Directed by William Friedkin
Written by Tracey Letts
It’s not particularly difficult to see what attracted director William Friedkin to the twisted charms of Killer Joe, his new homicidal and unpleasantly hilarious southern baked neo-noir which opens today and seems destined to stir up a minor whirlwind of controversy for its risqué concoction of sexual violence and prepubescent sexuality. During the halcyon period of the early Seventies Friedkin was fettered as one of the saviours of American cinema, and both his critical, commercial and cultural smashes The French Connection and The Exorcist showered him with Oscar nominations and unprecedented box office success, but as is usual with such icarus like rises an inevitable, incendiary fall was soon to follow. After a string of flops over the next two decades with only the cult crime favourite To Live & Die In LA distinguishing an increasingly mediocre career – one can only assume that his long-term marriage to Paramount matriarch Sherry Lansing kept a flagging career buoyant – in 2004 he saw the stage play Bug, written by Tracey Letts and his 2007 film adaptation of this schizophrenic two hander finally put him back on the map with critical acclaim (winning a Cannes nod in the FIPRESCI strand) and an itchy cult cache, as the psychological horror film also garnered plaudits from the Fangoria and Cinéfantastique crowd. Killer Joe is Lett’s first play, another baking composite of deep south meteorology, panting trysts and bruising violence, hammered through with the literary senses of Tennessee Williams, William Faulkner and noir hood Jim Thompson. Lightning has struck twice, as this is a sizzling, delirious and brutal neo-noir, at turns horrifying and hilarious, with a remarkable performance from Matthew McConaughey as you’ve never seen him before….
Welcome to New Orleans most dysfunctional and disgusting sleazy redneck family. Chris Smith (Emille Hersch) is a reprehensible small time coke dealer who has fallen afoul of the local biker gang. Needing money fast he hatches a cunning scheme to have his estranged mother killed for her $50,000 life insurance, bringing his rather dim-witted and hulking father Ansel (Thomas Hayden Church) and his slutty step-mother Sharla (Gina Gershon) in on the deal. These impotent hoodlums hire the snake-eyed, black garbed, local lawman Joe Cooper (Matthew McConaughey in a career warping performance) for this incompetent iteration of the perfect crime, as the local homicide detective he’ll be the narc assigned to the very case he committed. As always with these affairs there is a catch, as Chris doesn’t have the 25 large to pay Killer Joe up front he instead offers his fourteen year old sister Dottie (Juno Temple) as a tempting Lolita to this monstrous brute, Joe having already taken a shine to the tantalizing teenager, and it’s not long before the double crosses, triple bluffs and barbarous beatings build to a crescendo, a baptism of fire for the Smith family who have severely underestimated the depths of Joe’s unholy wrath….
This sibilating, brooding, rain saturated neo-noir is shot through with an electrifying gallows humor of the blackest pitch, with a mischievous glint in its eye it’s the funniest and most ferocious picture I’ve seen so far this year. You have to salute McConaughey’s bravery, after numerous years in rom-com hell I doubt there are many actors brave enough to conduct such a u-turn of their screen persona with such a disgusting character, he is essentially a steely eyed, psychopathic paedophile of the most repugnant sort, and like every single character in this film their loss is humanities gain. Every single member of the Smith family is playing an angle, everyone is a money driven bastard of the most slithering sort, hell they’re even willing to literally sell their sister or daughter to a paedophile for a few thousand dollars, even Fred Phelps and his malignant brood would shy away from this crowd as being a little too unpleasant for their taste. Emile Hersh who seemed to go AWOL after the rebellious Into The Wild seems back on track and I was happy to see Gina Gershon back on the big screen, she’s always been a favourite of mine and she makes quite the unforgettable entrance in Killer Joe, but the majority of the attention is lavished on Juno Temple as a clear ancestor to both Sue Lyon in Lolita and Carroll Baker in Baby Doll, in a very uncomfortable portrayal of a potentially brain-damaged young woman, she’s the nexus of the fevered lust that drives the film to its controversial sequences that are fairly difficult to watch.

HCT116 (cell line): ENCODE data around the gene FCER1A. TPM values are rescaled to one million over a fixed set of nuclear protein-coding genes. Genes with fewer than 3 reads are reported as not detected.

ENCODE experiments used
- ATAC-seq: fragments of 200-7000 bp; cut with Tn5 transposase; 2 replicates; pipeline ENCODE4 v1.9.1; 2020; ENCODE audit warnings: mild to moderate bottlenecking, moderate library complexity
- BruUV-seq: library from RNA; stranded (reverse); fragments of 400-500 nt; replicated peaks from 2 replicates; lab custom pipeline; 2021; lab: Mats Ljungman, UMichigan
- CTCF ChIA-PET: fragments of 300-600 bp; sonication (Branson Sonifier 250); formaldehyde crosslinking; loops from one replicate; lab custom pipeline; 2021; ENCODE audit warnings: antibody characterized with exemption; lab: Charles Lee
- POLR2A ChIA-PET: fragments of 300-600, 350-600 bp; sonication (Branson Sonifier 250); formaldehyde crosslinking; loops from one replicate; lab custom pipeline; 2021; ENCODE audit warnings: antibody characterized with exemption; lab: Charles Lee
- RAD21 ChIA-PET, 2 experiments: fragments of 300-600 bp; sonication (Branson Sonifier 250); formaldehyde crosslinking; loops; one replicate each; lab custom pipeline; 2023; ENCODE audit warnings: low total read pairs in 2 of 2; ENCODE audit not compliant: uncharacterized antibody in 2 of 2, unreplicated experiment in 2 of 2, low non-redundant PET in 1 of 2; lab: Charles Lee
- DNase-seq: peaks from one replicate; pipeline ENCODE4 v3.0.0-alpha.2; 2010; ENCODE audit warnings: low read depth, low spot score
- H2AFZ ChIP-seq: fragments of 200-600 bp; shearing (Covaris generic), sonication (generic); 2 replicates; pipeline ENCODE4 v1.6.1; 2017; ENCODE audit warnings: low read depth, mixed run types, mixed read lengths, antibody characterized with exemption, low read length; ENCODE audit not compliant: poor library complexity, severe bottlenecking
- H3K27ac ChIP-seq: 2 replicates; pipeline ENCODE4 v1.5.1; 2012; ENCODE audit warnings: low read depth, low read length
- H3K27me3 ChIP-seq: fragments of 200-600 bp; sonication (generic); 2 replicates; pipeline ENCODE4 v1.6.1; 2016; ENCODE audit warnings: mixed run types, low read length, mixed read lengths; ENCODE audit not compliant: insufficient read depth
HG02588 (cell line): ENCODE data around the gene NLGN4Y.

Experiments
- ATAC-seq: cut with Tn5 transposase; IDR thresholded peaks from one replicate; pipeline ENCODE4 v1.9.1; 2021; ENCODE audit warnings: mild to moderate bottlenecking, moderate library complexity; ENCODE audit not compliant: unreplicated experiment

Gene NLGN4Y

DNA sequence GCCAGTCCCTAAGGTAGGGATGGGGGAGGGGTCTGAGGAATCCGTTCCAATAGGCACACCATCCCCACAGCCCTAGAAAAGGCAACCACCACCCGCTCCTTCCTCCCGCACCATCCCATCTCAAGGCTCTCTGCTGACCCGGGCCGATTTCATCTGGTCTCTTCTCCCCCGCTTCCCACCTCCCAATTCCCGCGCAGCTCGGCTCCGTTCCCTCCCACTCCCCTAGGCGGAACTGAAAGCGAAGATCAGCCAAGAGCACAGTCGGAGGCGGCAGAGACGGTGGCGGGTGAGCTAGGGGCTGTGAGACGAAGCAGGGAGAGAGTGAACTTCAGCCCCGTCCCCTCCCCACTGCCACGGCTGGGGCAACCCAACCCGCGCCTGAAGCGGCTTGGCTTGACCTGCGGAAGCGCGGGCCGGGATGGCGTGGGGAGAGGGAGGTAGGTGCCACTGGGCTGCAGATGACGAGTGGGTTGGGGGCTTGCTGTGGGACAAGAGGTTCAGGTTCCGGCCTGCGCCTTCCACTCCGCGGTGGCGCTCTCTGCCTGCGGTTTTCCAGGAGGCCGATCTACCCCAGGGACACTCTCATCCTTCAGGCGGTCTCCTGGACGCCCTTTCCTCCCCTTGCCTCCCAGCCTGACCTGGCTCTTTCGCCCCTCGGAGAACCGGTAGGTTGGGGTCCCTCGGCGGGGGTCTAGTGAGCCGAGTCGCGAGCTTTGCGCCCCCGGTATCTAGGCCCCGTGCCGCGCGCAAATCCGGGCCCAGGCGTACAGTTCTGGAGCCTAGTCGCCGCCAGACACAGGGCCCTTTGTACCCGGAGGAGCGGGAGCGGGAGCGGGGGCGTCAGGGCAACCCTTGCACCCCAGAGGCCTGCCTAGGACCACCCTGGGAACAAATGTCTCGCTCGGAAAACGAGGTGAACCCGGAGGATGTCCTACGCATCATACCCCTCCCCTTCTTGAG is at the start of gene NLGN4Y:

Killer Joe’s major achievement is its navigation of that tenuous thread between humor and horror, Friedkin is a massive fan of Dr. Strangelove and it’s equitable embrace of the hilarity alongside the holocaust, in a similar fashion this film has you doubling up in nervous laughter in one second before some horrendous, blood choked violence unexpectedly bursts forward, and it’s to the films credit that when it gets serious the tone appropriately shifts, as it builds a relentless countenance to the final, guillotine edited ending which seems to be increasingly fashionable these days. It won’t be for everyone, be warned that you’ll need a strong constitution to get through this nasty little tale, it certainly helps if your sense of humor tends toward the darker side but in a summer adrift of serious adult fare Killer Joe is like a nasty little uncle you don’t like or particularly trust, but when you go for a few drinks with him you still have a great time with some terrific stories, and a bruising tequila hangover to boot – this is a film that’s worth the pain.